that differentiation for d > 0 needs Liebniz Rule, and looks like this
dFD (d)
. Performing
dd
d2

d ⎡
1
−(r− A)2 /2σ 2
−(r+ A)2 /2σ 2
f D (d) =
e
+
e
dr

dd ⎢ 2 2πσ 2 −∞
⎥⎦

⎡⎛ dd 2 ⎞

−( d 2 − A)2 /2σ 2
−( d 2 + A)2 /2σ 2
×
e
+
e
⎢⎜

⎢⎝ dd ⎠

⎢ ⎛

1
d(−∞) ⎞
−( d 2 − A)2 /2σ 2
−( d 2 + A)2 /2σ 2

⎥ for d > 0
=
−⎜
+e
⎟× e

2 2πσ 2 ⎢ ⎝ dd ⎠
⎢ d2

d −(r− A)2 /2σ 2
−(r+ A)2 /2σ 2
+e
dr
⎢ + ∫ dd e

⎣ −∞

(
)
((
))
((
))
(
)
= 0 for d < 0 = δ (d) × FR (0) for d = 0 (B6) where the third expression comes from Lecture 8 on mixture random variable, and δ (d) is the Dirac Delta function. Simplifying the terms of (B6), ⎧ ⎪ ⎪ ⎪ f D (d) = ⎨ ⎪ ⎪ ⎪ ⎩ Page: 11 S22 CMPE320 d 0 Project 2 rev0 220201.docx saved 2/27/22 1:40:00 PM printed 3/1/22 4:32:00 PM We can evaluate FR (0) using the definition of our Q(x) function, where Q(x) = ∞ 1 2πσ 2 ∫e −u 2 /2σ 2 du . The computation looks like this: x ( ) ( ) 0 ⎡ 0 −(r− A)2 /2σ 2 ⎤ 2 2 FR (0) = e dr + ∫ e−(r+ A) /2σ dr ⎥ ⎢ ∫ ⎥⎦ 2 2πσ 2 ⎢⎣ −∞ −∞ A− r dr A Let v = , dv = − or − σ dv = dr,r = −∞ → v = +∞,r = 0 → v = σ σ σ r+A dr A Let w = ,dw = or − σ dw = dr,r = −∞ → w = −∞,r = 0 → w = σ σ σ Substituting 1 = = = ∫( 1⎡ σ ⎢− 2 ⎢⎣ 2πσ 2 FR (0) = 1⎡ 1 ⎢ 2 ⎢⎣ 2π 1⎡ 1 ⎢ 2 ⎢⎣ 2π ∫ (e ∞ − v 2 /2 A/σ ∫( ∞ e− v 2 /2 A/σ A/σ e− v ) /2 ∞ ) dv + ) 2 ∫ (e A/σ 1 2π 2πσ − w2 /2 −∞ ⎛ 1 dv + ⎜ ⎝ 2π ∫( ∞ 2 ∫ (e A/σ σ dv + 2 0 ) dw⎥⎥⎦ ⎤ ) e− w /2 dw − −∞ − w2 /2 ) dw⎥⎥⎦ ⎤ (note the σ cancelled ∫( ∞ 1 2π A/σ 1 σ2 ⎞⎤ 2 e− w /2 dw⎟ ⎥ ⎠ ⎥⎦ ) 1 1 ⎡Q( A / σ ) + 1− Q( A / σ ) ⎤ = ⎣ ⎦ 2 2 ( ) ) (B8) In the next-to-last step of (B8), we manipulated the equality 1 2π ∫( ∞ ) 2 e− w /2 dw = −∞ 1 2π ∫( e− w /2 dw + ∫( e− w /2 dw − A/σ 2 −∞ ) 1 2π ∫ (e ∞ − w2 /2 A/σ ) dw (B9) to get 1 2π ∫( A/σ −∞ 2 ) e− w /2 dw = 1 2π ∞ −∞ 2 ) 1 2π ∫ (e ∞ A/σ − w2 /2 ) dw . (B10) The first term on the right side of (B10) is the integral of an N (0,1) pdf over the region (−∞,∞) , which is equal to 1. That substitution gives us the final equality of (B8) This gives our final answer Page: 12 S22 CMPE320 Project 2 rev0 220201.docx saved 2/27/22 1:40:00 PM printed 3/1/22 4:32:00 PM ⎧ ⎪ ⎪ ⎪⎪ f D (d) = ⎨ ⎪ ⎪ ⎪ ⎪⎩ d 2πσ 2 (e d 0 (B11) Figure 5 show a plot of (B11). f D (d) for D = g(R) = sqrt(R) for R>=0, 0 otherwise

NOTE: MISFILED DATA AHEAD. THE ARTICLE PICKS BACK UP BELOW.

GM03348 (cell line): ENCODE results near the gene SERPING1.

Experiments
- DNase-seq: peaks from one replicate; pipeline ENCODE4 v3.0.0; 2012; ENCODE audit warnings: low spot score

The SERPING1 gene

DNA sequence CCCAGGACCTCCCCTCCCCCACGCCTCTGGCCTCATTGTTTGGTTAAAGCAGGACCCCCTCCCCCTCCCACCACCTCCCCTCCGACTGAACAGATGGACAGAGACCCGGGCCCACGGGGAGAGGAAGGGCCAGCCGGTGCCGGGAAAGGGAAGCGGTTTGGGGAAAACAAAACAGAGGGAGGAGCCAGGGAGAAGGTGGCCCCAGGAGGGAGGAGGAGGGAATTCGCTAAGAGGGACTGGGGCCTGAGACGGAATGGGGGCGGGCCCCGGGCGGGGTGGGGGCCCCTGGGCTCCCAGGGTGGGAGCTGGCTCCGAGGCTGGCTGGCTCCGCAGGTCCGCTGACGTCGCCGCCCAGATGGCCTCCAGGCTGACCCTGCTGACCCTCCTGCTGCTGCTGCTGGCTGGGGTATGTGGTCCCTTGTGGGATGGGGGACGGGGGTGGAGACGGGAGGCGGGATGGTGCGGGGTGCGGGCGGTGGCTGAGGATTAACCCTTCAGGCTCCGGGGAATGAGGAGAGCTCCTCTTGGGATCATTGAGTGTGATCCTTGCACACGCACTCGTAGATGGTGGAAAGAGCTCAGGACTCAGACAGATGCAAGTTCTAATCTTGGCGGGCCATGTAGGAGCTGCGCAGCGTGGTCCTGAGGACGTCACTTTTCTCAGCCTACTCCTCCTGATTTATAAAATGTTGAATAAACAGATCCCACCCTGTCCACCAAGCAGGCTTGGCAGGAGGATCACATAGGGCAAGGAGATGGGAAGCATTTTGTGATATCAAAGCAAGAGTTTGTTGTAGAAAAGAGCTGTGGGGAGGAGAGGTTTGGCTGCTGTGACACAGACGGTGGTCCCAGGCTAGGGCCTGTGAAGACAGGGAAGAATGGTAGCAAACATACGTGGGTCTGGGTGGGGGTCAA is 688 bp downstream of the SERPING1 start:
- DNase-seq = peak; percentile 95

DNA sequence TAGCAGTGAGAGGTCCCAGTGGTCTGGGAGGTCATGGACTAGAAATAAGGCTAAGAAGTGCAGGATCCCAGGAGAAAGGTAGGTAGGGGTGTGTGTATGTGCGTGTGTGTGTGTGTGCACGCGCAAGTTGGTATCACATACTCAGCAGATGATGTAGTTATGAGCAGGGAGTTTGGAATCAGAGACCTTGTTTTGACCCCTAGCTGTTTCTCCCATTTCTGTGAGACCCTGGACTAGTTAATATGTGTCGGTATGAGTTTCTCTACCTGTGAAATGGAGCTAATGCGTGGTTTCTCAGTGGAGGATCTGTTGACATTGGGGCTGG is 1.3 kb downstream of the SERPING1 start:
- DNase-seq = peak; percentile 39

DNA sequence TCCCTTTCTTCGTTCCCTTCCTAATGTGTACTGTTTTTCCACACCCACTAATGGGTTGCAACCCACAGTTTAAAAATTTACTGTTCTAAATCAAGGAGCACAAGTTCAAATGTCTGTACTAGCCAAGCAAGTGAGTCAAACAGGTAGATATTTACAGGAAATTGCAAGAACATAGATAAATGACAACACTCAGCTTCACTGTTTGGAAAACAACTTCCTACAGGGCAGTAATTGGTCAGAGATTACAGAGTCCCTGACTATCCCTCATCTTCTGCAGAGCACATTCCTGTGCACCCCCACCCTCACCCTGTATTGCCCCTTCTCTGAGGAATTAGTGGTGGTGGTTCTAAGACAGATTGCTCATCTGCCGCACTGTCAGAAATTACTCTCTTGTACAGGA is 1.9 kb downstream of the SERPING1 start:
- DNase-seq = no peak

1
0.9
Impulse with area 0.5
0.8
0.7
f D (d)
0.6
0.5
0.4
0.3
0.2
0.1
0
-3
-2
-1
0
1
2
3
d Value of Random Variable D
Figure 5 Plot of f D (d)
Page: 13
S22 CMPE320
Project 2 rev0 220201.docx saved 2/27/22 1:40:00 PM printed 3/1/22 4:32:00 PM
Appendic C: Detailed Example of analytical method of determining fY ( y)
for a transformation Y = g( X )
Let’s apply the analytical method to the previous problem. Again, D = g( R) = R, R > 0, and 0
otherwise.
For d < 0, f D (d) = 0 , by the definition of the random variable D . 1 For d = 0, f D (0) = Pr ⎡⎣ D = 0 ⎤⎦ = Pr ⎡⎣ R ≤ 0 ⎤⎦ δ (d) = δ (d) , by the same derivation in (B8) . 2 For D > 0, the analytical method gives us
⎡ 1

f D (d) = ⎢
fR r ⎥
⎢⎣ dd / dr
⎥⎦ r=g −1 ( d )
()
(C1)
d = g(r) = r for r > 0
dd
1
1
=−
=−
dr
2d
2 r
(C2)
g −1 (r) = d 2
Substituting (C2) into Error! Reference source not found. and combining all of the results

0

⎪⎪
1
f D (d) = ⎨
δ (d)
2

2
2
2
2
2
2
2d

e−( d − A) /2σ + e−( d + A) /2σ

2
⎪⎩ 2 2πσ
(
which is the same as (B11).
d 0
(C3)